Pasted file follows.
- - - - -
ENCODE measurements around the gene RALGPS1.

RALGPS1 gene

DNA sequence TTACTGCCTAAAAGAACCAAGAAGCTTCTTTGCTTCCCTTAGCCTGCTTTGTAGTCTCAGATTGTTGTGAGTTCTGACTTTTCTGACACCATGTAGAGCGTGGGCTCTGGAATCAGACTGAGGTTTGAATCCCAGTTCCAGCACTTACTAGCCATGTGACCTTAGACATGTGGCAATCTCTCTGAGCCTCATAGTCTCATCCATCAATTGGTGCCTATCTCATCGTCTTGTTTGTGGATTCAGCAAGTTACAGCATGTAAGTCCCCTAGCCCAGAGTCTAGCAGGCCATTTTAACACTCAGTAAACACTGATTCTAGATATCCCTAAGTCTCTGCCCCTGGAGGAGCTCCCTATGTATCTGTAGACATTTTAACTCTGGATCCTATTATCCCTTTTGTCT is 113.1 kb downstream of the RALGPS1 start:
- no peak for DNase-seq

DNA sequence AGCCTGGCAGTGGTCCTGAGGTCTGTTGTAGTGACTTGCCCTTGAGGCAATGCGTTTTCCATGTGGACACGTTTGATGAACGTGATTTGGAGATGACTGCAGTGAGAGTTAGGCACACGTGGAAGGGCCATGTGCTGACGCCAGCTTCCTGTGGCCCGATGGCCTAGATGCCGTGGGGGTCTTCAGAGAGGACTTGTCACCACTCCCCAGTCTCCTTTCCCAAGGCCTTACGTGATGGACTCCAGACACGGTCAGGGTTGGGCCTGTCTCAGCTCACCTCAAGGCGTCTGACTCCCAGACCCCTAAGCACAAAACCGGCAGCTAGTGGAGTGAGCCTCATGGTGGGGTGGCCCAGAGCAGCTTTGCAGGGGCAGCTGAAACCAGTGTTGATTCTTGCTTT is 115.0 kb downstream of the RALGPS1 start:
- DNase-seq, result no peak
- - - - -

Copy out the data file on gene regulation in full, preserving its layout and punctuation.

ENCODE measurements around the gene RALGPS1.

RALGPS1 gene

DNA sequence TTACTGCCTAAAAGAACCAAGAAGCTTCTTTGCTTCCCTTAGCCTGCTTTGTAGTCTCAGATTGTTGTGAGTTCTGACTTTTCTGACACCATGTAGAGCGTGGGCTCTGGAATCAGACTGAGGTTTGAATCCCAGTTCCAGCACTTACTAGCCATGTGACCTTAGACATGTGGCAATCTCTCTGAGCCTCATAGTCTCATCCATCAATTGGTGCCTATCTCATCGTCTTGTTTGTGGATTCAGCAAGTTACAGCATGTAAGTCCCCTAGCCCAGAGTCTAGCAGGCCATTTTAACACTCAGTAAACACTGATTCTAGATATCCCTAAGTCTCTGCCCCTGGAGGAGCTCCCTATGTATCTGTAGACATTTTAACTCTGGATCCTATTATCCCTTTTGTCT is 113.1 kb downstream of the RALGPS1 start:
- no peak for DNase-seq

DNA sequence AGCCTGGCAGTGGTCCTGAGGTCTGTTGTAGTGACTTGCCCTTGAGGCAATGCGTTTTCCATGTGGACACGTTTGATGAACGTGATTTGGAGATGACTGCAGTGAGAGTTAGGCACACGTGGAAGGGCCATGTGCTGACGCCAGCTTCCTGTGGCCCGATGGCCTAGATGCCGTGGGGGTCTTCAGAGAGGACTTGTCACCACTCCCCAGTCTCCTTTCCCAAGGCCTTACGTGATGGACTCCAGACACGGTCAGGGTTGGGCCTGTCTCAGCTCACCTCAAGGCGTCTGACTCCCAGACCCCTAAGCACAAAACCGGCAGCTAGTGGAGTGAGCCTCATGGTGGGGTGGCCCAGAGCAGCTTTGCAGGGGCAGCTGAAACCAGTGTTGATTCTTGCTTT is 115.0 kb downstream of the RALGPS1 start:
- DNase-seq, result no peak